Ramanathan said the report also takes solid research, such as his finding that 1.5 degrees Celsius of warming could be reached by 2030 to 2035, and downplays it in favor of being overly cautious.
"I am a little bit concerned policymakers who are skeptical about all this are going to say, 'They're talking about half a degree difference; I'm not going to worry about that,'" he said.
Other scientists criticized the report. Some said it's understated, while others described it as overly alarming. One area that deserves more attention is the higher-risk scenarios, which have more uncertainty but also hold more devastating implications, said Andrea Dutton, a sea-level-rise expert at the University of Florida in Gainesville.
"The take-away message is this: The scientists who have been studying climate change and writing these reports are some of the very same people who have the highest concern about the potential impacts," she said. "If those most knowledgeable about the situation are also the most concerned, then it is time for the general public not just to start paying more attention but convert this concern and despair to action."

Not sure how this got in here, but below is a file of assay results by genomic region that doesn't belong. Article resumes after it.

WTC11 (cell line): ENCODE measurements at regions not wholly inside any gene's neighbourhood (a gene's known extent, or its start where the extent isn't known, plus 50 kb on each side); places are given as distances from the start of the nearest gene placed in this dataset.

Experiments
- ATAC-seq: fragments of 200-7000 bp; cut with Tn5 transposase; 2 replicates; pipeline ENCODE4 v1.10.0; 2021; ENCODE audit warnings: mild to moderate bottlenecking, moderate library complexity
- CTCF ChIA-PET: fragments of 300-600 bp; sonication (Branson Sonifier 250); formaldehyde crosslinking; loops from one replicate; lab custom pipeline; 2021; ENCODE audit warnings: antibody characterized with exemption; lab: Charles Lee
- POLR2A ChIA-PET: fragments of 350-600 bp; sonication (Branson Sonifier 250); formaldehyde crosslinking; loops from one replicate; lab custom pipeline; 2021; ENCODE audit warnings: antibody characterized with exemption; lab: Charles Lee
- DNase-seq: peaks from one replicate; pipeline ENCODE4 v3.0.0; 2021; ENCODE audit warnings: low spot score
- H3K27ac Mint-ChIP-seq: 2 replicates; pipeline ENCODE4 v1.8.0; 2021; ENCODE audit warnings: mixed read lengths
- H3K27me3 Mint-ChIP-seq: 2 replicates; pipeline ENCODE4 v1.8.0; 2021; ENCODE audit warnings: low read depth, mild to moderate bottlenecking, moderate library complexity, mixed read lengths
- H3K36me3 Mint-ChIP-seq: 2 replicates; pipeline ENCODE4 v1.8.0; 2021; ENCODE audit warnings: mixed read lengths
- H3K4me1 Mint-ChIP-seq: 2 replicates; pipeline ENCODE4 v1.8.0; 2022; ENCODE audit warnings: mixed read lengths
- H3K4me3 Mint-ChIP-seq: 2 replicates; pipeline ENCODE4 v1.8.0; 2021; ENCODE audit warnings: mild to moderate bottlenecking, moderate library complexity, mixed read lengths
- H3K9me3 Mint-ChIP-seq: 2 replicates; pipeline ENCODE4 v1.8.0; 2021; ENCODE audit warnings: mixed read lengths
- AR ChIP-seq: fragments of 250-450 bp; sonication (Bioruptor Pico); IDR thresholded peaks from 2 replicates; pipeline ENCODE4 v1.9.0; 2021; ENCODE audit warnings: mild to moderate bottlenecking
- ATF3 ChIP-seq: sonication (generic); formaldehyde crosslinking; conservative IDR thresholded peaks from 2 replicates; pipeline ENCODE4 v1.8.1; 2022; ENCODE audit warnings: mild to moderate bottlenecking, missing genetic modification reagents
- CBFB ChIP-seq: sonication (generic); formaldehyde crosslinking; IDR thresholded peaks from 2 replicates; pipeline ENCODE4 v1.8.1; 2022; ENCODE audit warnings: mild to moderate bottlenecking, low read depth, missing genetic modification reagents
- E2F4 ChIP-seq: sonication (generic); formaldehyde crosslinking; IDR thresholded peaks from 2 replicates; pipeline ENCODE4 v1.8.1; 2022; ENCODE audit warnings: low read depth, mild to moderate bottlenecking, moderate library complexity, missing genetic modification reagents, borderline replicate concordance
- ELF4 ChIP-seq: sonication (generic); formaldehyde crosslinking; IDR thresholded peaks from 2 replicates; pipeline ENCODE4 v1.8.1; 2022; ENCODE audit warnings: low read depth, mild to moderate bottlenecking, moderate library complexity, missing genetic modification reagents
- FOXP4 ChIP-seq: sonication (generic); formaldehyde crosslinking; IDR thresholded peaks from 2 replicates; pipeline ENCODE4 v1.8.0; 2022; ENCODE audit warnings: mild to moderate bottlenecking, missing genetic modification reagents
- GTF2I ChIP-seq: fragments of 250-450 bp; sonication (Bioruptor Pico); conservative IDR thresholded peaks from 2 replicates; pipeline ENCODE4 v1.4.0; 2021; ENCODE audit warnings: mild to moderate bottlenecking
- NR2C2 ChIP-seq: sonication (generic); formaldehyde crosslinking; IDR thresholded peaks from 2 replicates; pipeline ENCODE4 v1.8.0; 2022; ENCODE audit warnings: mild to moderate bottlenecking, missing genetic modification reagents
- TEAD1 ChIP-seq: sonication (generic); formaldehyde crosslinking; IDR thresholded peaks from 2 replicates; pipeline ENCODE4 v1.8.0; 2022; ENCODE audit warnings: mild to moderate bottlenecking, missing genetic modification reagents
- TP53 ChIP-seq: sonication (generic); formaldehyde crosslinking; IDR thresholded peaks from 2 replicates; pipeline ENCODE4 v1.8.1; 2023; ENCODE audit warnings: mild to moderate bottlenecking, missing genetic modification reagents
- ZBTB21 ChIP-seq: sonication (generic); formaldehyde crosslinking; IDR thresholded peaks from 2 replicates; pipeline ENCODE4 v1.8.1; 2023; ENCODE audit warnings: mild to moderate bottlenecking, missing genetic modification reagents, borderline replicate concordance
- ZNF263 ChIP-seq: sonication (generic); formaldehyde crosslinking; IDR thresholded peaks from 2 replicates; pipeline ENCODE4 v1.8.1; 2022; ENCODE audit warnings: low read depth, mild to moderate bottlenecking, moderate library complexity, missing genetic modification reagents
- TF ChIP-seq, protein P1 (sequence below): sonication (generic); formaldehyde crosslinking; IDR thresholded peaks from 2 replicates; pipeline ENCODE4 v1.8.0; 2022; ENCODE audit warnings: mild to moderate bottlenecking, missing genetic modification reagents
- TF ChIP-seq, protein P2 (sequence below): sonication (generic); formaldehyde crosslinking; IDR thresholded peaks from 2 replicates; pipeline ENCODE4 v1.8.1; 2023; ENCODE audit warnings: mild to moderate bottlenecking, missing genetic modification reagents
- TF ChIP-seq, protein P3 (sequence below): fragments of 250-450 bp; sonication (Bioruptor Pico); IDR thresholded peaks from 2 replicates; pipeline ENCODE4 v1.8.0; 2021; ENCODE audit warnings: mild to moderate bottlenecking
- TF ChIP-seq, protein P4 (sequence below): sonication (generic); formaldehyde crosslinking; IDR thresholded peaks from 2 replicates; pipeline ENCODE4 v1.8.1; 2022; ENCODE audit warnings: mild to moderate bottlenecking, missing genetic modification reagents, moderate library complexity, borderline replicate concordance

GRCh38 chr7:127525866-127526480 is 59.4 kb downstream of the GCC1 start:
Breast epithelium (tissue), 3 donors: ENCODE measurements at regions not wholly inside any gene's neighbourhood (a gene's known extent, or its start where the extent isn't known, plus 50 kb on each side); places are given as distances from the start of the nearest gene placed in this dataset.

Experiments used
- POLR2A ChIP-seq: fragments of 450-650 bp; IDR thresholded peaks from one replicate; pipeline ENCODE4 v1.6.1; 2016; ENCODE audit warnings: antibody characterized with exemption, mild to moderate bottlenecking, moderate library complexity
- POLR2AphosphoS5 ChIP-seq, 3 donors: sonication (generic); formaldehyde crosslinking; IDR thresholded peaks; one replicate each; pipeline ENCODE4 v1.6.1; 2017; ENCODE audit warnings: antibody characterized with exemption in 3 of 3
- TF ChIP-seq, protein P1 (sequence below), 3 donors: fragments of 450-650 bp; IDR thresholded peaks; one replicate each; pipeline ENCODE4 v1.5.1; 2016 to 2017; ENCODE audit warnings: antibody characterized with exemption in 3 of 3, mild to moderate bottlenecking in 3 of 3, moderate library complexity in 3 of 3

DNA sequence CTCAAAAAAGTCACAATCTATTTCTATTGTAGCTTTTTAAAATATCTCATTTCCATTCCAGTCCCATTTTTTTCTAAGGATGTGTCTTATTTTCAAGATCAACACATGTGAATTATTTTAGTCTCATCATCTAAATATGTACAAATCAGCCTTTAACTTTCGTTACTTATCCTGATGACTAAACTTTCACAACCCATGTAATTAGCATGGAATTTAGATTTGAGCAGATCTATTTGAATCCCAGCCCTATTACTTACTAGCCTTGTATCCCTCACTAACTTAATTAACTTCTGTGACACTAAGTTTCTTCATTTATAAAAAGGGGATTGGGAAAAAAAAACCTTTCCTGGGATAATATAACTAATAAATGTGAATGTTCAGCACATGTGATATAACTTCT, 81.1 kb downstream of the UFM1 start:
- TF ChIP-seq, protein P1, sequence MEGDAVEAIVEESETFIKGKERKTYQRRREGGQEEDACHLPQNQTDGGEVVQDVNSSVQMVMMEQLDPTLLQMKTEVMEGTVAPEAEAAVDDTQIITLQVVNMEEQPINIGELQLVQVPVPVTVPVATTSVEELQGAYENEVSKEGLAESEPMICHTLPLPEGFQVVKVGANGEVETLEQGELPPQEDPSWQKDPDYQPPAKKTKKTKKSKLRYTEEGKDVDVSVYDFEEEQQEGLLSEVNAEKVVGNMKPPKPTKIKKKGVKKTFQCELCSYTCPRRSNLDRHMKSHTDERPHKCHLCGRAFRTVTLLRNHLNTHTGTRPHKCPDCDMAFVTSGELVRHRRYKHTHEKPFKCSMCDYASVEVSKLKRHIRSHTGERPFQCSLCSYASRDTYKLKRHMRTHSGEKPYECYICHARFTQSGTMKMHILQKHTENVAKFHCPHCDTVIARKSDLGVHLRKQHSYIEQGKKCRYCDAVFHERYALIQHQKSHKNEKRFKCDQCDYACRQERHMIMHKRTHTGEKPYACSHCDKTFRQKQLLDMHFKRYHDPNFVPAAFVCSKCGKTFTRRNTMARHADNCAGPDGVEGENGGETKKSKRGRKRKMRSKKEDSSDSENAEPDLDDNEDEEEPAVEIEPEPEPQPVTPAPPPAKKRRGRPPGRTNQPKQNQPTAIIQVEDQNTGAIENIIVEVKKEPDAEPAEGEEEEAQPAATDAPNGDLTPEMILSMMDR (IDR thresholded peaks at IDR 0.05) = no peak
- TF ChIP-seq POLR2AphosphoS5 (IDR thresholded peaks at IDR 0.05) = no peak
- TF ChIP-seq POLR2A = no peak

The research is presented in an appropriate and evenhanded way, evaluating risks and highlighting uncertainties where appropriate, said Gavin Schmidt, climate scientist and director of the NASA Goddard Institute for Space Studies. It's also something that will be verifiable in the lifetimes of many of the scientists who contributed to it, he said. That shows the degree of confidence they have in their predictions, he said.
"This is climate scientists really putting their predictions where their mouth is. This isn't something that is going to happen in centuries; this is what we're predicting is going to happen within decades," Schmidt said. "I think that's a statement about our confidence in what the trajectory is for many of these aspects and a warning to the people who are going to have to deal with it."
Reprinted from Climatewire with permission from E&E News. Copyright 2018. E&E provides essential news for energy and environment professionals at www.eenews.net